What controls the slab dynamic in the transition zone and lower mantle


Roberto Agrusta

From University of Lyon, France

In the present-day Earth, as subducting plates reach the base of the upper mantle, some appear to flatten and stagnate, while others seemingly go through unimpeded into the lower mantle. This variable resistance to slab sinking has been proposed to affect long-term thermal and chemical mantle circulation. Several constraints and dynamic models highlight that neither the increase in viscosity between upper and lower mantle nor the coincident endothermic phase transition in the main mantle silicates suffice to stagnate slabs. However, together the two provide enough resistance to stagnate subducting plates, if they subduct accompanied by significant trench retreat. Slab models with plate-like rheology lead to similar styles of morphologies as those revealed by seismic tomography, where strong slabs and mobile plate boundaries favouring stagnation for old and penetration for young slabs. However, such transition zone iterations do not seem a permanent feature, for example none of the current transition-zone slabs seem to have stagnated there more than 60 m.y, and since modeled slab destabilization takes more than 100 m.y., lower-mantle entry is apparently usually triggered (e.g., by changes in plate buoyancy). Moreover, in a few hundred degree hotter early Earth, models predict slabs would have penetrated into the lower mantle more easily in the past, when a weaker asthenosphere and decreased plate density and strength resulted in subduction almost without trench retreat. So heat and material transport in the Earth’s mantle might have been more (rather than less) efficient in the past.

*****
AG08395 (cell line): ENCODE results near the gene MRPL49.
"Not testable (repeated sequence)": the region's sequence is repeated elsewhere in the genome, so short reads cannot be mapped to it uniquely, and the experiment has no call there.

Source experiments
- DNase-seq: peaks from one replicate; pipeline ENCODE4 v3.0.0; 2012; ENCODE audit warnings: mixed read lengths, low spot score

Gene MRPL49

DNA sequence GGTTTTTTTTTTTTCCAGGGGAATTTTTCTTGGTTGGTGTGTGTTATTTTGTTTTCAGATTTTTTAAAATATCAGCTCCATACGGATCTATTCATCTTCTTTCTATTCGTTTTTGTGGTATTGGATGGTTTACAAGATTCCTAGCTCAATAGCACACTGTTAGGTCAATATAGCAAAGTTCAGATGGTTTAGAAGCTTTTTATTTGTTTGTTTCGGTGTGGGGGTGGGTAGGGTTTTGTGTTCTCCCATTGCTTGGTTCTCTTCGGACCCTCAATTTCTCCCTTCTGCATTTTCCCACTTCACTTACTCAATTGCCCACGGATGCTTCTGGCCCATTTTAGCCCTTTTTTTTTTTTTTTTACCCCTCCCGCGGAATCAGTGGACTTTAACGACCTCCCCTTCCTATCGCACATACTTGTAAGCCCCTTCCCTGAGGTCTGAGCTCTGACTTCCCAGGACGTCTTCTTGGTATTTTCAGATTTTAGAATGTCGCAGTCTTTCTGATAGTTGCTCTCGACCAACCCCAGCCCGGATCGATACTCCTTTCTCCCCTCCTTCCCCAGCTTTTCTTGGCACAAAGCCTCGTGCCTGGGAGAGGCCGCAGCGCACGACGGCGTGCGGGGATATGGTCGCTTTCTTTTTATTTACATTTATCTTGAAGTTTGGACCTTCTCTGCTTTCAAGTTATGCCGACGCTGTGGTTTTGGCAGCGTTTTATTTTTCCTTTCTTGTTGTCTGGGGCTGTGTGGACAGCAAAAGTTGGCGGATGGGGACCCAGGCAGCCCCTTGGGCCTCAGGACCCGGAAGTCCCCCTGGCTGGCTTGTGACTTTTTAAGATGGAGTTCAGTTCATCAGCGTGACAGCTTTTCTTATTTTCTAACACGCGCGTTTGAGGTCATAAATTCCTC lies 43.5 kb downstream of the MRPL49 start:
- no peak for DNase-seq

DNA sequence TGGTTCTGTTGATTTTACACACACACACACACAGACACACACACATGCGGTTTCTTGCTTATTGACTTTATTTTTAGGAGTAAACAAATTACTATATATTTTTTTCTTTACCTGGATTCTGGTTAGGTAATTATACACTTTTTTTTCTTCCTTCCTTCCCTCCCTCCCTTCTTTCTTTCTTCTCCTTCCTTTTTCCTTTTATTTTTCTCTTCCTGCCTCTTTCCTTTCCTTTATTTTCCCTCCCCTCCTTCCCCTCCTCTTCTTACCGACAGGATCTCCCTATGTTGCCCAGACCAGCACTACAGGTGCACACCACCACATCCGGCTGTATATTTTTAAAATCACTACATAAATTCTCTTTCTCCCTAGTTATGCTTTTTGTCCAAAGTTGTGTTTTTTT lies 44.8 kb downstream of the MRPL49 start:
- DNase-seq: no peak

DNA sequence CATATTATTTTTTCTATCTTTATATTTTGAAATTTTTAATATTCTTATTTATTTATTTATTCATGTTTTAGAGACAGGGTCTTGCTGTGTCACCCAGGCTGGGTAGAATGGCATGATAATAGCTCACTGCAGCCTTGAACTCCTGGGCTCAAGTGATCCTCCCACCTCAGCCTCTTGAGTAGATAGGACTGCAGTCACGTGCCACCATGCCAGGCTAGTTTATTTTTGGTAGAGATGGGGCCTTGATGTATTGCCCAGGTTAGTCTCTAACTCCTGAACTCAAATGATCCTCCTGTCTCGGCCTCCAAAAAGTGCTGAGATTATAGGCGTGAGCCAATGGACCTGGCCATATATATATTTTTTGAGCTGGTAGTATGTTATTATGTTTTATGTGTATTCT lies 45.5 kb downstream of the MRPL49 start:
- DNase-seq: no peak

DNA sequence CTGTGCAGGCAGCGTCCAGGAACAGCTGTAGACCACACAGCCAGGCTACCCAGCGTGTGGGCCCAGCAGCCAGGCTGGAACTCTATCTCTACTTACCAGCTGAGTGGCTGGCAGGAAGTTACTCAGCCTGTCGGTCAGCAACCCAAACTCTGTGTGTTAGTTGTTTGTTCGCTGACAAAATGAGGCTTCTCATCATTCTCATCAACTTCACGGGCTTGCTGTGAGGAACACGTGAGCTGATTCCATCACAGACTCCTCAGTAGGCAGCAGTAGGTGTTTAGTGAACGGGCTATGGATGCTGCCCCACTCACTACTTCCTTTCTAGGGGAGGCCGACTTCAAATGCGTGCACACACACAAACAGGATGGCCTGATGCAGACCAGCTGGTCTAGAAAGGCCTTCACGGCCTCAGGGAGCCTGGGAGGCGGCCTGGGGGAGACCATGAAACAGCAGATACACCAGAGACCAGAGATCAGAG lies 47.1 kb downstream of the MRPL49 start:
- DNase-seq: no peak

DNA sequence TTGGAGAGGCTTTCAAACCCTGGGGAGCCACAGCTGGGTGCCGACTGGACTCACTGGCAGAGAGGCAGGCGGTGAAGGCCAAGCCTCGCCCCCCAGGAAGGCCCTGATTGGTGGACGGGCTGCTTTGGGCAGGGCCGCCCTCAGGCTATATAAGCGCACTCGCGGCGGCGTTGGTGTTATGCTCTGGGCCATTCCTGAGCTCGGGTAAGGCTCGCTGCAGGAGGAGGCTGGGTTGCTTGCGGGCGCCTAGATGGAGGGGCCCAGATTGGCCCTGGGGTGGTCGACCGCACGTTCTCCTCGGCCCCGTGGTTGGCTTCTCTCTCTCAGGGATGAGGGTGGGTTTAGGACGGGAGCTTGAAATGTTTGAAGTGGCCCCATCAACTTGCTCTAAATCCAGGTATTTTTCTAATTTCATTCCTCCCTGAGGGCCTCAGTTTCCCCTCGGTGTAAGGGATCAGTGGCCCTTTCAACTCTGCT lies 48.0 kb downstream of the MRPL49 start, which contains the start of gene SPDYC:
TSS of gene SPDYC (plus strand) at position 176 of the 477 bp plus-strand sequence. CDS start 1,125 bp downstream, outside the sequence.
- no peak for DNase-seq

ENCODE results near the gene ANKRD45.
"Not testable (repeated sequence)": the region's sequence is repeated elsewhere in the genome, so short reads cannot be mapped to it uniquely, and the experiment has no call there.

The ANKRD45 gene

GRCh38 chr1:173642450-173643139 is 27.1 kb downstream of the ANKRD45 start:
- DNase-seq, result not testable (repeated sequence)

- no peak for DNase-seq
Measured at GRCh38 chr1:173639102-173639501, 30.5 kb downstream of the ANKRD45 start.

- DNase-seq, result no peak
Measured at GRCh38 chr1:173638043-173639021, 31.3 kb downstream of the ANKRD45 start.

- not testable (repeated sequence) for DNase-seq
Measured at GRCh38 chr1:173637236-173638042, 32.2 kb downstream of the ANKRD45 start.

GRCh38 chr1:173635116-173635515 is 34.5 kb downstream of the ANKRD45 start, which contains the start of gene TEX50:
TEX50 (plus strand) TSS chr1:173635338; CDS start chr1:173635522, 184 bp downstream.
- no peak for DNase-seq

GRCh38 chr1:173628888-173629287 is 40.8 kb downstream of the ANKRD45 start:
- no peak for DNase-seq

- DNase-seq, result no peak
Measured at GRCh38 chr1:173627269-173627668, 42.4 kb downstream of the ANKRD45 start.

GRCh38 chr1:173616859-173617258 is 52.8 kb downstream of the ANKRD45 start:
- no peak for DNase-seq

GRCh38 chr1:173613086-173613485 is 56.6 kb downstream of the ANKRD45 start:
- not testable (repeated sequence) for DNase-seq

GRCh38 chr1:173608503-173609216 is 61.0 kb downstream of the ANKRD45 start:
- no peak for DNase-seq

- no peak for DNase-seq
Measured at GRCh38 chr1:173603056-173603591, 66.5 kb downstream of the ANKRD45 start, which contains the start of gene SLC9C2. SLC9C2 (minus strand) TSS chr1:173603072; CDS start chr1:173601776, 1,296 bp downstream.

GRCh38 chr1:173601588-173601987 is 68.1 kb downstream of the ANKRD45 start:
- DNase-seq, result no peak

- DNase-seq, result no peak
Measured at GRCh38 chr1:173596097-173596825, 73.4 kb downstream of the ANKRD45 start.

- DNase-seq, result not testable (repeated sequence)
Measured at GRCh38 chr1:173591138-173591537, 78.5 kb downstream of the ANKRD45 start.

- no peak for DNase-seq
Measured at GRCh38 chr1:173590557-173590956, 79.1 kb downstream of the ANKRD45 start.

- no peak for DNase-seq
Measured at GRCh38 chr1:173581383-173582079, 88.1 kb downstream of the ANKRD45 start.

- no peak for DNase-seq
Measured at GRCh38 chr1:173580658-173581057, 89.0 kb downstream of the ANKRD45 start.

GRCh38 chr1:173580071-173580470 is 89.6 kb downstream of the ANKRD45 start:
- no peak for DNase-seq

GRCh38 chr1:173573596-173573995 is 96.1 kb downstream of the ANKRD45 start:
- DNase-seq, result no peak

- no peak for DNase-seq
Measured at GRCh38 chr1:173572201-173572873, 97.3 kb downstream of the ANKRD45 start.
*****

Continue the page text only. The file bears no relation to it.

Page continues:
Published Jan. 8, 2018 10:44 AM - Last modified Jan. 12, 2018 3:53 PM